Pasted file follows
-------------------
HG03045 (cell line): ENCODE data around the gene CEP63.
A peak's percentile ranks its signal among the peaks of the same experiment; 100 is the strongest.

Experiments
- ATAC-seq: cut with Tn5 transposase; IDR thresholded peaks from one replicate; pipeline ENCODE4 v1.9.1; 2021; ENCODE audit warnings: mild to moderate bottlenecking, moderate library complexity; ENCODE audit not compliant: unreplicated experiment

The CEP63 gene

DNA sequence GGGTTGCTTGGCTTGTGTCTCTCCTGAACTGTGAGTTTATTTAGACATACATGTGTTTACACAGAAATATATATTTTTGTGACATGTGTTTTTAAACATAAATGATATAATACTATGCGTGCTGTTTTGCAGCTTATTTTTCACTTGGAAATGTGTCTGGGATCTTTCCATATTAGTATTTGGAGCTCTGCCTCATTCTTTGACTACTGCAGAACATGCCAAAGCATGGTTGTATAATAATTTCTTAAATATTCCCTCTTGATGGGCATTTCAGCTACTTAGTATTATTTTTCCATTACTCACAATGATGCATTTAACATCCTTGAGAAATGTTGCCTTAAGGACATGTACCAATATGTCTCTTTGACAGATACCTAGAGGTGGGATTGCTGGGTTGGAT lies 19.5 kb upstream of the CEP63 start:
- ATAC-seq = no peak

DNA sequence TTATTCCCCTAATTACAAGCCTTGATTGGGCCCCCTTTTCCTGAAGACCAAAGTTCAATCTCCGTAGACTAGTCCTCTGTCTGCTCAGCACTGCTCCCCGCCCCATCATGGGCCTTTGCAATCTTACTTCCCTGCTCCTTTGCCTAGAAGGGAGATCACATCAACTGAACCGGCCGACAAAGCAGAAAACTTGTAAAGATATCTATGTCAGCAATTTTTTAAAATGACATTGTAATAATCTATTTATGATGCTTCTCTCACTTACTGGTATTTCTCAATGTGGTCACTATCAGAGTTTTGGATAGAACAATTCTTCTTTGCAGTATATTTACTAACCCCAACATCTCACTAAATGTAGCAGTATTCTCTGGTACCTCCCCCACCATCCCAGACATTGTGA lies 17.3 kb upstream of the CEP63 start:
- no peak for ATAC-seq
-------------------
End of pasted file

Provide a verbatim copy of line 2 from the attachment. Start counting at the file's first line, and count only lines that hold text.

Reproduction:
A peak's percentile ranks its signal among the peaks of the same experiment; 100 is the strongest.